Questing While BIPOC

articles by nick diversity leadership power quests rites of passage Nov 05, 2021
Photo credit:  Doug Workman


Meet Jimmy Chin. He’s a world-renowned National Geographic photographer that brings us into incredibly intimate relationship with mountainscapes from all around the world (*you should definitely follow JimmyChin)

Jimmy and I have something in common. We both know that questing is a privilege. These are the journeys we choose to make room for and command all of our resourcefulness to make happen.

The Solo Quest is a signature element of the Alchemical Leadership program at Wayfinding. It allows the leaders who participate in it to steward their own evolution through ceremony and storytelling.

Like much in this world, safety and the ability to quest alone into nature is not distributed equally.


Photo by Lê Tân


For participants of color, those who identify as LGBTQ, women, parents, and for those without much experience being in the outdoors, the challenges posed by their quest design can be sobering.

This ceremony comes with real risk, to your inner and outer being. Your task in your design is to make choices to ensure your experience follows your sensing, is appropriate to your experience level, and honors the intention you are holding.


Photo by 🐣 Luca Iaconelli


These are some thoughts we offered to our recent cohort. Curious what more those in our community would add to this conversation??


Feeling Contained Regionally

You get to design your quest. Part of the architecture of that design is doing it in a way to allow you to constructively be in contact with your shadow and your power. Feeling hypervigilant in areas or lands where you would consciously or unconsciously fear for your safety, or just generally being in places you feel uncomfortable or unwelcome is NOT going to allow for that. Look to visit lands where you know people who look like you visit and often report feeling safe and welcomed.


Feeling Contained with Your Host & Their Space.

If you are booking a site through platforms like Airbnb or Hipcamp, checking reviews to see if BIPOC folks are saying positive things is a good rule of thumb. Being on a private piece of land can also help you feel contained since you won’t have strangers wandering by. But, it also can feel more comforting staying on a site where there will be people nearby so if something doesn’t feel right, others will be close enough to hear you and come help.


Feeling Contained Where You Sleep.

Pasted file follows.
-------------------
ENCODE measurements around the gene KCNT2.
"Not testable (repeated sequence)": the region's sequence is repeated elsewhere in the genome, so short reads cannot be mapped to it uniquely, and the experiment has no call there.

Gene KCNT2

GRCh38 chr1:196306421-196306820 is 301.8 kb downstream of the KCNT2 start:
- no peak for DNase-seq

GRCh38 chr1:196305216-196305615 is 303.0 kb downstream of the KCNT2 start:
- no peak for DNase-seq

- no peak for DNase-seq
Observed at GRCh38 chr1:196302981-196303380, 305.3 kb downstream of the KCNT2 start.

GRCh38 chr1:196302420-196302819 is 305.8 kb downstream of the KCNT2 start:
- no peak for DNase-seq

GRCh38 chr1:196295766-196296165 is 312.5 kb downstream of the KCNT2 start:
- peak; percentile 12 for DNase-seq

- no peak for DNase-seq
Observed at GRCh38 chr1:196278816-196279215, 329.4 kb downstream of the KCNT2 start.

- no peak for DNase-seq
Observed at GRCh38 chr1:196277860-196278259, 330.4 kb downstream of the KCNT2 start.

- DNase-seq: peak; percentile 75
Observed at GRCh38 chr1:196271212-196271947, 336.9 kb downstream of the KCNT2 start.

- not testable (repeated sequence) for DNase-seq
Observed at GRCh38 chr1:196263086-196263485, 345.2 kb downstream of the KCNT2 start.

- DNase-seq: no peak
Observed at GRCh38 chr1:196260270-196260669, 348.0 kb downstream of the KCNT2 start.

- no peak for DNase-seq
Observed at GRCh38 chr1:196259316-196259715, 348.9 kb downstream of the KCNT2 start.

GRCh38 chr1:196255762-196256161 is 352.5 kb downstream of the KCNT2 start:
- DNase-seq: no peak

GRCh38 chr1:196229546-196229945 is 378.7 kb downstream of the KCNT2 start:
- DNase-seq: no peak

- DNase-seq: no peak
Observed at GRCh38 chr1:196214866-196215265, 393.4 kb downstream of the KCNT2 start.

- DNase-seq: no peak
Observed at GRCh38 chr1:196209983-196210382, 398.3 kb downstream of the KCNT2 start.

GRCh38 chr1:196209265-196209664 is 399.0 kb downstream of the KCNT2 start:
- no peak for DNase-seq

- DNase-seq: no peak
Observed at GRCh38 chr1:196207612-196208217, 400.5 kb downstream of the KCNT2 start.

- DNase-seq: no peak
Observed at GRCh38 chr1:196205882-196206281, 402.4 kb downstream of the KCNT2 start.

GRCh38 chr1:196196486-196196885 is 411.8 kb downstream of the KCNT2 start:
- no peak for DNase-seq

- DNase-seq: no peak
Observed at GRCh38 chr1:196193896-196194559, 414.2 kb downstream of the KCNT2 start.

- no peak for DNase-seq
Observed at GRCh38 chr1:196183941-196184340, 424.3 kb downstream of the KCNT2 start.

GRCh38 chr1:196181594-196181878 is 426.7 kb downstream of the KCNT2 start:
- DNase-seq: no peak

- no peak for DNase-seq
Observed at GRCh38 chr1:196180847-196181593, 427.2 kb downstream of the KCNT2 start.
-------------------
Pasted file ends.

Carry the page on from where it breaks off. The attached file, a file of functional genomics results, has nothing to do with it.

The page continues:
Even though I’m a big guy and former rugby player, and I have access to all the privilege that comes with that, I still had moments when I was straight-up terrified when I was camping alone. Beyond the sounds we hear in our outer environment, these solo trips can come with a lot of fear as we tune into the sounds that arise in our inner being. You need to do what feels right for your body. Having a physical building with a locked door can do wonders for feeling safe & secure. If you do want to be in a tent, precautions you can take are bringing a small lock for the tent zipper.


Feeling Contained with the Other Humans You Might Encounter.

Alexa Everson share’s her thoughts as a black woman feeling safe in the outdoors Melanin Basecamp and it's more real than anything I can communicate. The fact is, there’s a higher chance of encountering a predatory human than a predatory animal for people like her. Carrying pepper spray/gel, having an extra pair of men’s shoes if you present as a female to leave outside to signal you’re not alone, having something like a whistle to raise an alarm all can help you feel safer. In my cohort, my friend who identifies as a black woman decided to make her quest as a day trip in nature in silence, with her partner, and they journeyed together. That’s what she felt safe doing in the area she lives.


Feeling Secure with Your Outdoor Abilities.

Outdoor spaces (federal lands, national forests) are primarily visited by white people (70%) with people of color, and especially Black and Latinx people making up a serious minority. It’s only been the last 50yrs since the civil rights act that people of color have been welcome in these spaces. I was lucky enough to get experiences as a kid upstate NY through the Boy Scouts. Most of us who have parents coming from backgrounds of color / immigrant parents likely didn’t get outdoor experiences. Pick what feels doable. If all you want to do is make a fire for fun, then pick a spot that has heating. If its the fall, temps can get cold at night and depending on your fire-making skills, relying on them for warmth could be too much. If you want to do more, that’s your choice too.


Feeling Like You Belong in Nature.

Imagining ourselves in the space as a person of color alone can be a big hurdle. The cultural adversary predominantly depicts white, hetero cisgender men decked out in flannel in outdoorsy or rural spaces. This explicitly and implicitly communicates to us and our loved ones that we (as people of color) or anyone else who doesn’t connect with that norm, don’t belong/are not welcome. We do belong. And there are many organizations trying to confront this (Color the Trails, Melanin Basecamp, Outdoor Afro, Black Folks Camp Too)


Doing quest work should always be in greatest service to you, the lands you are visiting, and what feels right for your intention. This too is part of the work of designing the ceremony.

Nature (both the nature that exists within us and our outer nature) belongs to no one. You too, get to revel in her gifts.




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